Over half of patients treated in intensive care units (ICUs) in the United Kingdom experience significant symptoms of anxiety, depression and posttraumatic stress disorder (PTSD) post-discharge, a new research suggests. More worryingly, patients with depression following ICU care showed increased mortality risk in the first 2 years after discharge.
The prospective study of 4943 patients aged 16 years and older who had received at least 24 hours of level 3 care at 26 UK ICUs. Hospital Anxiety and Depression Score and the PTSD Check List-Civilian were performed at 3 and 12 months following ICU discharge.
The findings, published in the journal Critical Care, show that 55% per cent of respondents met thresholds for 1 or more condition at 3 or 12 months. Forty-six per cent reported symptoms of anxiety, 40% reported symptoms of depression and 22% reported symptoms of PTSD. Eighteen per cent of patients reported symptoms of all 3 psychological conditions.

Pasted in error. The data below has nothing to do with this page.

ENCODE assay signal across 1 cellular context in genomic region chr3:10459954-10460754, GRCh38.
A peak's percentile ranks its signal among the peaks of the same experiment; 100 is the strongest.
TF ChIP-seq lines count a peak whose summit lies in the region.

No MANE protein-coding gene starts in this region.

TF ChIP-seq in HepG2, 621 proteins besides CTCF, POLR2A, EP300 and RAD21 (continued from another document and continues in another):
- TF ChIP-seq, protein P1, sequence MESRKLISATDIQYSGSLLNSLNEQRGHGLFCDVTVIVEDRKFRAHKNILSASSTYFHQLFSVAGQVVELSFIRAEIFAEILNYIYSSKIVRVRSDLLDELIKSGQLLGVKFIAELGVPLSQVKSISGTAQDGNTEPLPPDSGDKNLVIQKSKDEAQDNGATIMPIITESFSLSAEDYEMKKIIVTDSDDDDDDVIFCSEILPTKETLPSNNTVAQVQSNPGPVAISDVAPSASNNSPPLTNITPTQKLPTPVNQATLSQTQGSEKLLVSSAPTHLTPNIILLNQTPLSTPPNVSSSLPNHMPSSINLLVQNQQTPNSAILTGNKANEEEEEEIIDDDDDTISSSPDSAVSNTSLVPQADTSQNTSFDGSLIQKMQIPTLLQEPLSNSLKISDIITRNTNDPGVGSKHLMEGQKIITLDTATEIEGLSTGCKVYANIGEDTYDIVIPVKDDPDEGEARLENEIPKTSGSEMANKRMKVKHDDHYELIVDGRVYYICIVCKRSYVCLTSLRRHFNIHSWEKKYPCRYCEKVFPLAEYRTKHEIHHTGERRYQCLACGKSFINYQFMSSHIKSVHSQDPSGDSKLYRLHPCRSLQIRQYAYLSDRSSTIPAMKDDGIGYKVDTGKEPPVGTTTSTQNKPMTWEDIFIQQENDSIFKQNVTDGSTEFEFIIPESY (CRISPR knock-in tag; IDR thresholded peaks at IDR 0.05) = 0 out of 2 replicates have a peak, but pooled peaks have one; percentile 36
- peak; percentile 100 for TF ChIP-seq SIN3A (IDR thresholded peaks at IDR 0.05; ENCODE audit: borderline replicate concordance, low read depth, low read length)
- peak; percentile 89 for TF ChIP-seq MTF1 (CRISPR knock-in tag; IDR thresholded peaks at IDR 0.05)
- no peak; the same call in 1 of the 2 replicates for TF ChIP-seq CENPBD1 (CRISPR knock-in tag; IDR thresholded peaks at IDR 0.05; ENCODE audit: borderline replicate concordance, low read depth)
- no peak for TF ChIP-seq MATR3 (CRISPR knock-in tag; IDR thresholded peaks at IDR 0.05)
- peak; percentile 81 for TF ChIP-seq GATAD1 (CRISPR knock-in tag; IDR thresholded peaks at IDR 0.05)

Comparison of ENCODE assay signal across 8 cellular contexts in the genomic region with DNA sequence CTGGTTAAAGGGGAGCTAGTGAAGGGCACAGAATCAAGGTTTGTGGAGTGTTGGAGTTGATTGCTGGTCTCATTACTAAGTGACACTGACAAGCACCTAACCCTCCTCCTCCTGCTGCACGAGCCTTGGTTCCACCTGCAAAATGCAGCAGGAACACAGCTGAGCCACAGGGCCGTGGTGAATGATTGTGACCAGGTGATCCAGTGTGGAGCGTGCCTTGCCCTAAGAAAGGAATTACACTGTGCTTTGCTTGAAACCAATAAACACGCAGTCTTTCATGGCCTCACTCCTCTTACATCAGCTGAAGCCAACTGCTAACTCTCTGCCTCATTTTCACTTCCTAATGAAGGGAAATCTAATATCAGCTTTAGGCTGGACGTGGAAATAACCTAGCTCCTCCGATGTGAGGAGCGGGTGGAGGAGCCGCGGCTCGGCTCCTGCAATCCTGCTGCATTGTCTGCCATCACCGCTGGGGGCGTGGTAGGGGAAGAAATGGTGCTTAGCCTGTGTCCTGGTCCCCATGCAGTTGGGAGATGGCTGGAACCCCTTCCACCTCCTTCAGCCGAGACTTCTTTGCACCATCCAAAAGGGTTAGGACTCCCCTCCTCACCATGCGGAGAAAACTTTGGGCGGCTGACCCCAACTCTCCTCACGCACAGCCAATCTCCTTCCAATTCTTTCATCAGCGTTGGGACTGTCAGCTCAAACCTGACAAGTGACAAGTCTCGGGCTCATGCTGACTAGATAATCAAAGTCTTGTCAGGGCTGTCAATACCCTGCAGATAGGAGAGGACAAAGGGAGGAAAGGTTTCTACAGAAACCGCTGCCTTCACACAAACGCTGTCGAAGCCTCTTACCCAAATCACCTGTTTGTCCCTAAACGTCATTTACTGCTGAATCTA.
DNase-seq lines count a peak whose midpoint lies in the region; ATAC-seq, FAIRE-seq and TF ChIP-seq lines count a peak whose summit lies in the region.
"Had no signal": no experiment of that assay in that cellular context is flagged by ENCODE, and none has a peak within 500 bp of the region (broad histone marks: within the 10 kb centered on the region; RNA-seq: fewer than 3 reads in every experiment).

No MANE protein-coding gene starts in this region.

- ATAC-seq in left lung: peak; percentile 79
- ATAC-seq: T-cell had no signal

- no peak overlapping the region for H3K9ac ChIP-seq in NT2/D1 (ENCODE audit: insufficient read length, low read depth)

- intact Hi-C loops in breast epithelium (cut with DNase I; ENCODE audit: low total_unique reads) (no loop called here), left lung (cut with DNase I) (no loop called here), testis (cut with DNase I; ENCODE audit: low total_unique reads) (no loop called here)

When symptoms of 1 psychological disorder were present, there was a 65% chance of coexisting symptoms of 1 of the other 2 disorders.
One in 10 patients who met thresholds for significant anxiety or depression at 12 months had not fulfilled these criteria at 3-month assessment. Similarly, 7% of responders met the threshold for PTSD at 12 months who had not met the threshold at 3 months.
Patients with depression were 47% more likely to die during the first 2 years after discharge (HR, 1.47; 95% CI, 1.19-1.80).
The findings suggest that depression following ICU care may be a marker of declining health. The authors advise that clinicians involved in the follow-up and assessment of ICU survivors should be aware of the co-occurrence of psychopathological conditions when assessing for post-intensive care syndrome.